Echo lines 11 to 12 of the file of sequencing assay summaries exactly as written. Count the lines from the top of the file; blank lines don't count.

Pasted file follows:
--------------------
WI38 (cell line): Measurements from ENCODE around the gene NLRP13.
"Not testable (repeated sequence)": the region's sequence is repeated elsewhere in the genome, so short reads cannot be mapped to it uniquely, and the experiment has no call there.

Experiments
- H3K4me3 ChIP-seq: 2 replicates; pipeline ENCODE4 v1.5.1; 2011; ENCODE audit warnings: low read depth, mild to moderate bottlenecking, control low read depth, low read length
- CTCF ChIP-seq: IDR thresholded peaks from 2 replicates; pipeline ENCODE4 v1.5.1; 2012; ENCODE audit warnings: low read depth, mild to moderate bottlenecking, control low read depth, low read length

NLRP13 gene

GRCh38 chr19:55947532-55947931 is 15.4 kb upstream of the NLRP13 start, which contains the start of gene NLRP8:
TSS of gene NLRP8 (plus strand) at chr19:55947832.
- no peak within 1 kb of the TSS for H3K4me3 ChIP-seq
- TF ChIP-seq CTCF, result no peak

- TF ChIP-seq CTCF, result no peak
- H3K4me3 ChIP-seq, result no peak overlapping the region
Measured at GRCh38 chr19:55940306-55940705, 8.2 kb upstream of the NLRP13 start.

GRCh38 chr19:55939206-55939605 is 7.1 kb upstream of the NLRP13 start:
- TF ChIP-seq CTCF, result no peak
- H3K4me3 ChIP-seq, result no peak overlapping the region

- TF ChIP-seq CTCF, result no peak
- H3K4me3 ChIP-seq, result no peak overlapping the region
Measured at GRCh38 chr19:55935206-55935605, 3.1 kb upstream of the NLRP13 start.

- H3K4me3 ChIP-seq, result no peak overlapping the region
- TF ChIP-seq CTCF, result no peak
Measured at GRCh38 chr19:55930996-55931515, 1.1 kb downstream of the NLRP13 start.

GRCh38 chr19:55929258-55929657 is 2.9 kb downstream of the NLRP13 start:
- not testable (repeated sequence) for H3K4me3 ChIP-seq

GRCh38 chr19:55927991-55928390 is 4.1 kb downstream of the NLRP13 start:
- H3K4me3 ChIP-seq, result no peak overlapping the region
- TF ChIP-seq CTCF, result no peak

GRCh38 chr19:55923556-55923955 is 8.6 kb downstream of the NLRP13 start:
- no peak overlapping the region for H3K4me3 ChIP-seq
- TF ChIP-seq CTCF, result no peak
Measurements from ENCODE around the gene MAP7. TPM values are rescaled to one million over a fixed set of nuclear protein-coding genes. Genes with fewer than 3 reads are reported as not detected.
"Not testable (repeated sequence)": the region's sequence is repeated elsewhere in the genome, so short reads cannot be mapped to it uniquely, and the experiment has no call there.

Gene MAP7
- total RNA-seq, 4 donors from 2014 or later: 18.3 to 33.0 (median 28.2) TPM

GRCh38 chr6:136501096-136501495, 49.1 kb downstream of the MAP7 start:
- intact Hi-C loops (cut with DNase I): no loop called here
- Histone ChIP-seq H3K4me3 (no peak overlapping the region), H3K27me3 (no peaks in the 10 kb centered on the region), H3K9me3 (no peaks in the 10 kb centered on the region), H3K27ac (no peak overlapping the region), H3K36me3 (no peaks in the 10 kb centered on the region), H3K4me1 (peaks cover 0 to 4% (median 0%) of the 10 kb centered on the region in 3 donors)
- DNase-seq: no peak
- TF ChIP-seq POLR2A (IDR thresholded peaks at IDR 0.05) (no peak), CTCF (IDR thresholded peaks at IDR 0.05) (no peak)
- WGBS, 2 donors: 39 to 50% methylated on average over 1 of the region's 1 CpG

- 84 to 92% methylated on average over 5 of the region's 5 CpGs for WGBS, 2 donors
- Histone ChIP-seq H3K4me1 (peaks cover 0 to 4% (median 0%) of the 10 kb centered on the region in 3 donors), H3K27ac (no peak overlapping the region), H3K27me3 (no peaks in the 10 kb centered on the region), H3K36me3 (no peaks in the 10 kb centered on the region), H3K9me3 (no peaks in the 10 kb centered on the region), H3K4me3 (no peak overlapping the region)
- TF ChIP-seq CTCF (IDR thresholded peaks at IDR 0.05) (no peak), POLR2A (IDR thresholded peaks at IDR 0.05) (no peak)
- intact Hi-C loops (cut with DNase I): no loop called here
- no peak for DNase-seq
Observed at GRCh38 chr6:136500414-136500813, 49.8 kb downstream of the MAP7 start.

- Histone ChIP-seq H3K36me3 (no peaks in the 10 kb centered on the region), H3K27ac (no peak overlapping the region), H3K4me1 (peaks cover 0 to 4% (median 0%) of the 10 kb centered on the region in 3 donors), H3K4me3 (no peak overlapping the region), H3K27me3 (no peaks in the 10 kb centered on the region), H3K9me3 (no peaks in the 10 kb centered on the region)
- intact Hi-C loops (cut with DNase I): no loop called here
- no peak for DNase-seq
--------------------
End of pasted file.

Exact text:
- TF ChIP-seq CTCF, result no peak
- H3K4me3 ChIP-seq, result no peak overlapping the region